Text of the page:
How to Sow and Plant
Achillea may be grown from seed sown early indoors and transplanted outside after frost, or sown directly in the garden in summer, or grown from potted plants.
Sowing Seed Indoors:
- Sow seeds indoors 6-8 weeks before last spring frost date using a seed starting kit
- Press seeds into the soil but do not cover. Achillea seeds need light to germinate
- Keep the soil moist at 70-75 degrees F
- Seedlings emerge in 14-21 days
- As soon as seedlings emerge, provide plenty of light on a sunny windowsill or grow seedlings 3-4 inches beneath fluorescent plant lights turned on 16 hours per day, off for 8 hours at night. Raise the lights as the plants grow taller. Incandescent bulbs will not work for this process because they will get too hot. Most plants require a dark period to grow, do not leave lights on for 24 hours.
- Seedlings do not need much fertilizer, feed when they are 3-4 weeks old using a starter solution (half strength of a complete indoor houseplant food) according to manufacturer’s directions.
- If you are growing in small cells, you may need to transplant the seedlings to 3 or 4 inch pots when seedlings have at least 2 pairs of true leaves before transplanting to the garden so they have enough room to develop strong roots
- Before planting in the garden, seedling plants need to be “hardened off”. Accustom young plants to outdoor conditions by moving them to a sheltered place outside for a week. Be sure to protect them from wind and hot sun at first. If frost threatens at night, cover or bring containers indoors, then take them out again in the morning. This hardening off process toughens the plant’s cell structure and reduces transplant shock and scalding.
Sowing Directly in the Garden:
- Sow in full sun after danger of frost or in late summer 12 weeks before the ground freezes.
- Remove weeds and work organic matter into the top 6-8 inches of soil; then level and smooth.
- Sow seeds evenly and barely cover with fine soil.
- Keep evenly moist.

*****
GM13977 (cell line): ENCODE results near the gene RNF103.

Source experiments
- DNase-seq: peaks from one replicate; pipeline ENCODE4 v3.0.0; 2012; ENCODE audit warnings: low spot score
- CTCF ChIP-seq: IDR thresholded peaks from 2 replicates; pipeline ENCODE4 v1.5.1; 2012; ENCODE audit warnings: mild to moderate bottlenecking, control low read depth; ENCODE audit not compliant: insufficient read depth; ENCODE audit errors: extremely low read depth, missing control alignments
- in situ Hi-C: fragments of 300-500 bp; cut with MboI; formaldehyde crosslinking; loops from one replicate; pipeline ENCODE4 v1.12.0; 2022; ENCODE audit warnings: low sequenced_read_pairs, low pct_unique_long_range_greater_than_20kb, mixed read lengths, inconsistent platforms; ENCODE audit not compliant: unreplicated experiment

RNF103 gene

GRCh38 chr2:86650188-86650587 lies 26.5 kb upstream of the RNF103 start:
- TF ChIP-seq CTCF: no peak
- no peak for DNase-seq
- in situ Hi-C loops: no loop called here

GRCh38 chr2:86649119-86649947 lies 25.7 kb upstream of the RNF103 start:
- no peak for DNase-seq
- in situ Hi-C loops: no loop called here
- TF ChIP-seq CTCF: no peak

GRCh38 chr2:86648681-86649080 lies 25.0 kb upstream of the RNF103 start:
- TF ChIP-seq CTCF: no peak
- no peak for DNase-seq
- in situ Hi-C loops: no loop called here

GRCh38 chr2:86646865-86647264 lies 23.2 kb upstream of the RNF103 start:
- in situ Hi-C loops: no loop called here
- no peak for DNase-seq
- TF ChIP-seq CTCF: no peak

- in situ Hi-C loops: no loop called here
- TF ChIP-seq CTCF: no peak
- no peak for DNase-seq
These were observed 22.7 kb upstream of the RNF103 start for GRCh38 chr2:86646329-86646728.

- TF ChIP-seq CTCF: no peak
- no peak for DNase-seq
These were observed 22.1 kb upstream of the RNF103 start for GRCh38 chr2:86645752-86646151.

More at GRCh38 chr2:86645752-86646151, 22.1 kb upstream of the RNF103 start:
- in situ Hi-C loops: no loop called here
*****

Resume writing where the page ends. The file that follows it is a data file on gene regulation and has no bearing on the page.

- Seedlings will emerge in 14-21 days.
- Thin to at least 16 inches apart when seedlings have three sets of leaves.
Planting Potted Plants in the Garden:
- Select a location in full sun with good rich moist organic soil.
- Prepare the bed by turning the soil under to a depth of 6-12, inches removing any debris, and lightly raking as level as possible.
- The addition of organic matter (leaf mold, compost, well-rotted manure) benefits all gardens and is essential in recently constructed neighborhoods.
- Plant on a cloudy day or in late afternoon to reduce transplant shock.
- Dig a hole for each plant large enough to amply accommodate the root ball.
- Unpot the plant and gently loosen the root ball with your hands to encourage good root growth.
- Place the top of the root ball even with the level of the surrounding soil. Fill with soil to the top of the root ball. Press soil down firmly with your hand.
- Use the plant tag as a location marker.
- Thoroughly water and apply a light mulch layer on top of the soil (1-2 inches) to conserve water and reduce weeds.
How to Grow
- Keep weeds under control during the growing season. Weeds compete with plants for water, space and nutrients, so control them by either cultivating often or use a mulch to prevent their germination.
- Mulches also help retain soil moisture and maintain even soil temperatures. For perennials, an organic mulch of aged bark or shredded leaves lends a natural look to the bed and will improve the soil as it breaks down in time. Always keep mulches off a plant’s stems to prevent possible rot.